A Simple Reason Why Non Profits Must Define & Understand the Theory of Personal Impact
Take a look at the new Detroit River International Wildlife Refuge project which was just publicly announced. The project includes a $2.85-million structure stretching 775 feet into the waterway, with a fishing pier to accommodate 100 people and a floating dock for the Michigan Sea Grant educational program boat. Also seating, shaded structures and interpretive signs will be included, according to a news release from the organization. So why is this project appealing to funders such as Wayne County Parks, Michigan Department of Natural Resources Trust Fund and more than 20 other partners, including the U.S. Fish and Wildlife Service, DTE Energy, Consumers Energy, Quicken Loans, Monroe Bank and Trust and Friends of the Detroit River? Because it is new (of course), it provides access to the larger community and most importantly it is personally impactful to the emerging area, the surrounding neighborhoods and to donors who want a more vibrant region.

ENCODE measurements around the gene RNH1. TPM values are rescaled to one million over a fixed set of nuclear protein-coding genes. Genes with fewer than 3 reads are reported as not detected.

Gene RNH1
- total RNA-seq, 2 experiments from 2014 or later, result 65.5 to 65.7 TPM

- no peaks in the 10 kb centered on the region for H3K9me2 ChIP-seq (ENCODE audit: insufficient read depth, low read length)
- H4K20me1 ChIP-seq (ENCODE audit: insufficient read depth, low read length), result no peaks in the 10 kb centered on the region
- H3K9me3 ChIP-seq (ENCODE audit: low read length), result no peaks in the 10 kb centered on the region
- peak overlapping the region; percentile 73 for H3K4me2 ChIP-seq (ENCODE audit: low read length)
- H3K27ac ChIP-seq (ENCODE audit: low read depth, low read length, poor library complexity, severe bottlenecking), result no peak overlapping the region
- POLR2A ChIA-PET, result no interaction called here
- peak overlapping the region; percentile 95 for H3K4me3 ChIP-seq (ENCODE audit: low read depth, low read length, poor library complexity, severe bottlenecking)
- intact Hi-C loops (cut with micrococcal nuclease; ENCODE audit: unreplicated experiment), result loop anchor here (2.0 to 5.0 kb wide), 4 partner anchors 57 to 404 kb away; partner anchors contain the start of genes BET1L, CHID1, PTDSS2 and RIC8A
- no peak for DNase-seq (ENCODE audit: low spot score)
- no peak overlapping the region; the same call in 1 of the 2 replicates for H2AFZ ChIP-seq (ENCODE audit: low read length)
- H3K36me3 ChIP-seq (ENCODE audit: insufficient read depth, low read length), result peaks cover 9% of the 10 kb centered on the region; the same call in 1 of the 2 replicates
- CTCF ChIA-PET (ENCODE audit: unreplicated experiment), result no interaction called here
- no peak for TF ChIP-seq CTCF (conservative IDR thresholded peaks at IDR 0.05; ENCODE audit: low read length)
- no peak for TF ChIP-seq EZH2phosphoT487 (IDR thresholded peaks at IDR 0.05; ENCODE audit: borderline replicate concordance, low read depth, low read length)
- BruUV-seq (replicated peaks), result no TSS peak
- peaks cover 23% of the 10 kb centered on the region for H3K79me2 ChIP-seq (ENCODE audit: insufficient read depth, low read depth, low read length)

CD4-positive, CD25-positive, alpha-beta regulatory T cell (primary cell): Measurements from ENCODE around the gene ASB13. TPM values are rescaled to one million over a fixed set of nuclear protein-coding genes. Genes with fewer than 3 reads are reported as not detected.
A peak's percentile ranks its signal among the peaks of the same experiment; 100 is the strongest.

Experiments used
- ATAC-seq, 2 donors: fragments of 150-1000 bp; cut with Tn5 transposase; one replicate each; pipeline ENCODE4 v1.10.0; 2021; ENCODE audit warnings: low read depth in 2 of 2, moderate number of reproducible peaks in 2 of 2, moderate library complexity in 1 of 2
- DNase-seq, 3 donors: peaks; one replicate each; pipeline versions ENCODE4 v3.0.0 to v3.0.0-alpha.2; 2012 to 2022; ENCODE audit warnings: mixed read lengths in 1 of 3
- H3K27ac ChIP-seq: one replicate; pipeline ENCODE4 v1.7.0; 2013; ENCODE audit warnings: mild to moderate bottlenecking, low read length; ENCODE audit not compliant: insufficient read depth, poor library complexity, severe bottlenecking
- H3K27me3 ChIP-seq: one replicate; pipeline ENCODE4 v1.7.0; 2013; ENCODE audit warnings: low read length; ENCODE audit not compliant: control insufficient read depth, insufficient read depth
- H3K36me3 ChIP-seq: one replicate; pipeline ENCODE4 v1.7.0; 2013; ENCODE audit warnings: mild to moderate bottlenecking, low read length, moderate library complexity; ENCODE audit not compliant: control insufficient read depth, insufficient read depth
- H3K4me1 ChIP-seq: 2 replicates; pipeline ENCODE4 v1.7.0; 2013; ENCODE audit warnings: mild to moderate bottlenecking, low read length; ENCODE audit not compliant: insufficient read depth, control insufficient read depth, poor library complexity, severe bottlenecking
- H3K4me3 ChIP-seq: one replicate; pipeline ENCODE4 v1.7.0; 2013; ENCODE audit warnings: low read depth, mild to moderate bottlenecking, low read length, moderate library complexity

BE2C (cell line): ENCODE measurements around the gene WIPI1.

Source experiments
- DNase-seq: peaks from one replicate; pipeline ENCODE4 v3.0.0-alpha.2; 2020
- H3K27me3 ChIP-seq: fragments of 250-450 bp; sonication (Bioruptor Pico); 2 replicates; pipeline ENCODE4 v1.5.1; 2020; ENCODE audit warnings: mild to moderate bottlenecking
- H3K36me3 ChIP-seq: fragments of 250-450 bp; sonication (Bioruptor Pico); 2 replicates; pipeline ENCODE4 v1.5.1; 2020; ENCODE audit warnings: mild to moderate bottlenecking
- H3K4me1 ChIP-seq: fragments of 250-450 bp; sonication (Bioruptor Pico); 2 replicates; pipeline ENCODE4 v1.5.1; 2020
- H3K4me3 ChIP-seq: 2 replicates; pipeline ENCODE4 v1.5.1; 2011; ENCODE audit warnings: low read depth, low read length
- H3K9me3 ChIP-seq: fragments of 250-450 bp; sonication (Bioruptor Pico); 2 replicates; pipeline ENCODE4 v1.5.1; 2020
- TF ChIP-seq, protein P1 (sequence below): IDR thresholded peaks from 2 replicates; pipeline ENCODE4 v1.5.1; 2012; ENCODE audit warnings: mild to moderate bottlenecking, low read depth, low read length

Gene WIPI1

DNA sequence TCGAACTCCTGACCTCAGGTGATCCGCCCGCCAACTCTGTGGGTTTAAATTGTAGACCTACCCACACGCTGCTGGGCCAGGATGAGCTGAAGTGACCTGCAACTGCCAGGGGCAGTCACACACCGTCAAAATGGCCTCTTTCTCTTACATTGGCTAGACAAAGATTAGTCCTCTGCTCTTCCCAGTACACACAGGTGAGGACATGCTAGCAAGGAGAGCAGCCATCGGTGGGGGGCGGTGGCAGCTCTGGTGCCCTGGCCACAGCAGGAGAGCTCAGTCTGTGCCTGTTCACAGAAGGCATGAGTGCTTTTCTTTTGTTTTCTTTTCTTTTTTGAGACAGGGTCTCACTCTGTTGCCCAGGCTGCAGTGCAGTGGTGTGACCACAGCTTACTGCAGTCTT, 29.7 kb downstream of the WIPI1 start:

So in simple terms, non profit leaders MUST think not only about how their organization impacts its beneficiaries, but also the underlying “value” that the organization delivers to its constituency. The big questions to ask are “How do you make your donors’ lives or the community better?” And “Do donors feel more educated or civically engaged by supporting the organization?” Answering these two primary questions can be challenging in the nonprofit world in which donors are often indirectly benefiting from the causes they support. But, this is nevertheless a useful exercise and helps organizations understand their partners’ priorities relating to personal impact and their rationale for giving.
By defining the social benefits which donors accrue, you can more persuasively engage them and at the end of the day be more successful in garnering their attention and support – PERIOD.